A drunk man in his early thirties was hovering around M. St. as I waited for my bus. When our eyes finally met, he looked at me squarely and asked, “Which part of China are you from?”
It was just one of those days. I have had countless similar encounters throughout my six year stay in America. From an Uber driver asking me “Are you from China or Japan?” to a passerby saying “Nihao” to me, there have been many times when people were too quick to assume my nationality without having given me a chance to talk about it. This time, however, it was worse—now I had to come up with a city in China.
Yet instead of correcting him that I was from Korea, and telling him the way he phrased his question extremely offensively as I would’ve in the past, I simply responded with an improvised lie: “What are you talking about? I’m from here.”
The man looked at me in disbelief, trying to refocus his bleary red eyes.
The reason I lied came from my desire to instantly shut out and disprove his ignorant assumption that I must be a foreigner just because of my Asian appearance. Yet, embarrassingly enough, part of the reason I lied came from me not wanting to admit a fact that was so crucial to my identity: the fact that I was from Korea.
Beginning a few years ago, I have gradually detached myself from my native country. Although I would have much fun in Korea during breaks, I kept telling myself that I should be no different than a foreign traveler visiting Korea. This detachment from my own country didn’t stem from merely an “out of sight, out of mind” logic; it came from my desire to avoid the pernicious trends and social ill that pervaded the Korean society at large.
In the shadow of the lively K-Pop music and glittering skyscrapers, there lie innumerable social problems in contemporary Korea; there’s an excessive emphasis on education and over-parenting, a craze for plastic surgery, and a superficial classification of people based on education and income, to name a few. Instead of facing and studying these social problems, I started to feel ashamed of my own country and decided to “not care about it.” I rationalized my indifference by convincing myself that it should be none of my concern since I was planning to spend the rest of my life in America anyway.
But as soon as I got on the bus after shutting the man out, I realized that in eschewing and neglecting the social issues of Korea, I had been unconsciously belittling and disregarding the culture of my people; the loss of respect toward the social culture of Korea had been internalized in the form of a hesitance to identify myself as Korean. The thought suddenly scared me. Why wasn’t I clarifying him that I was from Korea like I would have only a few years ago? Why did I not bother to claim my own nationality, while I was quick to break his assumption that every Asian should be un-American?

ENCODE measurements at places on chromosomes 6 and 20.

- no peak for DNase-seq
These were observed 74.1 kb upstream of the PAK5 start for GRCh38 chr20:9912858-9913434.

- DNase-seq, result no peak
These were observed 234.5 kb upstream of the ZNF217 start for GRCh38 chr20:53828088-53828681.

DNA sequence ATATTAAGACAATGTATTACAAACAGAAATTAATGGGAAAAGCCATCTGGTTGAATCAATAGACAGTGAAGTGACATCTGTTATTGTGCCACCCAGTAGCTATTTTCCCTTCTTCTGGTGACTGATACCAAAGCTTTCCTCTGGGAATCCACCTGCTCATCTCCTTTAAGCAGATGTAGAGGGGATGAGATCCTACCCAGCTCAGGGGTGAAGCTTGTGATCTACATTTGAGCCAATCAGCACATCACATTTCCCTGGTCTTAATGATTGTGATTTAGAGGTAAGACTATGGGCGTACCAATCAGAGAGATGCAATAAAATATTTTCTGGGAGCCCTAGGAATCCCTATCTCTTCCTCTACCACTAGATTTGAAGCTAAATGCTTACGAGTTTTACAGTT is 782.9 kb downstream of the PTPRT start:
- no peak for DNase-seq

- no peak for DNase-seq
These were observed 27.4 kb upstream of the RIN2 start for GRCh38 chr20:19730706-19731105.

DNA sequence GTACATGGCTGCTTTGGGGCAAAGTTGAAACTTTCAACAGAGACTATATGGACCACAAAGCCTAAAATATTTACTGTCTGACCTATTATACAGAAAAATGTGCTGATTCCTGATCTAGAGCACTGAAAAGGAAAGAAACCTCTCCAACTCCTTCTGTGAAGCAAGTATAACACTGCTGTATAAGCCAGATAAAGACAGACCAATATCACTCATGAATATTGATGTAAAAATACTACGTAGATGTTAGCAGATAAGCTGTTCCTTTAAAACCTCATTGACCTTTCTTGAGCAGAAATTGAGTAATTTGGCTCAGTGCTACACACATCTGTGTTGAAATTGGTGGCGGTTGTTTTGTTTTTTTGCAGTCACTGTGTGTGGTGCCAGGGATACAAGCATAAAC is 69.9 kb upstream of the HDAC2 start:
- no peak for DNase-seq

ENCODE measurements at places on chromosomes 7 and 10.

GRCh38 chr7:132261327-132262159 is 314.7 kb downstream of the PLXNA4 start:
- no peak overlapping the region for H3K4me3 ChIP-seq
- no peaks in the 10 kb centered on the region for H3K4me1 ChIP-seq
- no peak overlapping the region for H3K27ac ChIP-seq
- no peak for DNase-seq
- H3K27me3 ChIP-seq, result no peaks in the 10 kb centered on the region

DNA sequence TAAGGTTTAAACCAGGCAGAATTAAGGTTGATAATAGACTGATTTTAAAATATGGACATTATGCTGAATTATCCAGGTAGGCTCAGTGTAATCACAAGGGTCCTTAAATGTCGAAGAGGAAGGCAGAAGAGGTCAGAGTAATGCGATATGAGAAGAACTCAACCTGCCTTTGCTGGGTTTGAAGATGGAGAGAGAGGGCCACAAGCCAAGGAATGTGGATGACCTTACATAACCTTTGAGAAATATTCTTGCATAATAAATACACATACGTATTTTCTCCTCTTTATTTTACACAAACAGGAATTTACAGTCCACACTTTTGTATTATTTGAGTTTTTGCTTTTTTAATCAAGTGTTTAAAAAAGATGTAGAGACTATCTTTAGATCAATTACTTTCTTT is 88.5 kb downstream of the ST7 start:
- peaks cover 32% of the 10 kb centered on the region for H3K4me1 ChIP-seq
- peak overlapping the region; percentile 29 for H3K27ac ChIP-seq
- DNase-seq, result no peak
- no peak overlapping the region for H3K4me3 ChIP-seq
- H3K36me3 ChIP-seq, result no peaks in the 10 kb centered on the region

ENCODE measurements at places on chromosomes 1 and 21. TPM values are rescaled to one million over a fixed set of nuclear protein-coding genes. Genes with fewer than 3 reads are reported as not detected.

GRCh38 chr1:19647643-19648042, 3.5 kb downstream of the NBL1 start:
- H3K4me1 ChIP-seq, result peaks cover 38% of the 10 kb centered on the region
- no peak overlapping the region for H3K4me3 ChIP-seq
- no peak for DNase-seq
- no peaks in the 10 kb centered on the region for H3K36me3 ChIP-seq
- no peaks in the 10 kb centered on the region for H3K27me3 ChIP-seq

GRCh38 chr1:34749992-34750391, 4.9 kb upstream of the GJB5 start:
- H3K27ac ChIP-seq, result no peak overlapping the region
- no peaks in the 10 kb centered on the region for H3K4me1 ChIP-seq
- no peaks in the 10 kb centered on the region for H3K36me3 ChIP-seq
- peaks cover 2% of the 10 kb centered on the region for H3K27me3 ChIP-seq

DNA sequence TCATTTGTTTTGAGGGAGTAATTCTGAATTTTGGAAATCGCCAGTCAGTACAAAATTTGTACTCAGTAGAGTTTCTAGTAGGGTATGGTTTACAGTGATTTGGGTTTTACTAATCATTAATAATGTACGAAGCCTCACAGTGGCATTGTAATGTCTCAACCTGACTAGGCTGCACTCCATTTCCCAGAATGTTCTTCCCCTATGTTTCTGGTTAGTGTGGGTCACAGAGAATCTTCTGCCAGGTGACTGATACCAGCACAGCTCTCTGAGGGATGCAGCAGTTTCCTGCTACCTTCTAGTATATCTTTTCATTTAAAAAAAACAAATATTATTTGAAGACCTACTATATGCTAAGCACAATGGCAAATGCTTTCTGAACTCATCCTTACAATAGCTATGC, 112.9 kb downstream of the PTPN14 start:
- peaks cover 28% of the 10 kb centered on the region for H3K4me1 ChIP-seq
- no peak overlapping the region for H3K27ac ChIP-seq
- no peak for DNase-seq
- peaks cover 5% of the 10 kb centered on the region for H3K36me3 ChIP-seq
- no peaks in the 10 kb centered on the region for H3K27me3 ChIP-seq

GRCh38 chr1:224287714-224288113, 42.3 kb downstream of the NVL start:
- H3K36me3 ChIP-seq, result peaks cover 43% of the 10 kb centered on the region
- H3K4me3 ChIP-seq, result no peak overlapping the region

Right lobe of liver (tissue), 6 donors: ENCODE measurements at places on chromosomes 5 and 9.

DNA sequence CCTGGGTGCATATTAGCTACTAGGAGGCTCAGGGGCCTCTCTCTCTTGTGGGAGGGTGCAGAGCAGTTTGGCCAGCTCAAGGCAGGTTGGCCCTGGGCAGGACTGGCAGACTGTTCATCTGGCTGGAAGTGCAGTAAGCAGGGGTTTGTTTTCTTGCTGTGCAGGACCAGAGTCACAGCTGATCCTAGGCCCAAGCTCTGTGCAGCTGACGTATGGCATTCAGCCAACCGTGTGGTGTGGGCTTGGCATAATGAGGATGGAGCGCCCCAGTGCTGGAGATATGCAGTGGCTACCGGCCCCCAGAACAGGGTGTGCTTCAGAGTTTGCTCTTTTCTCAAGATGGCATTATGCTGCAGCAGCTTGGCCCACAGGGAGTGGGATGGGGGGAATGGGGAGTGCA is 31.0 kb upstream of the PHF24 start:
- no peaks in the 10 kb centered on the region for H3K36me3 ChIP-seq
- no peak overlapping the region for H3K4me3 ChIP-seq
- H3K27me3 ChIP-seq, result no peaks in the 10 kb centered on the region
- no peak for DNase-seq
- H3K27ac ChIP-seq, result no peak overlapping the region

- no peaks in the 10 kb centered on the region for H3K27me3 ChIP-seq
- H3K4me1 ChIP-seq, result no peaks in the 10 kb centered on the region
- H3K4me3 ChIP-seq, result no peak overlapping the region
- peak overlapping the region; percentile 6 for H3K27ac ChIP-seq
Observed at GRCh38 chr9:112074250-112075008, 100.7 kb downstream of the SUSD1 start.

When I landed back in Korea four days ago, I suddenly felt an extreme sense of delight hearing the majority of people speaking my mother tongue; clearly, I hadn’t lost affection towards my country just yet. In fact, I was only trying to repress this affection because I was afraid that I wouldn’t be able to bring about any changes to the problematic society. I soon realized that my duty wasn’t necessarily to come up with a perfect solution to transform the society at once, rather it was to ponder why these social problems existed, to dismantle their causes and to face them squarely. After all, these social problems in Korea aren’t something I can simply eschew, no matter in which country I choose to reside.
I may have turned a blind eye to the issues of my own country for a while. In my response to the stranger’s culturally ignorant and deeply racist question, I even denied my nationality. As much as I regret the times I spent neglecting my origin, it was never too late to bring myself back.
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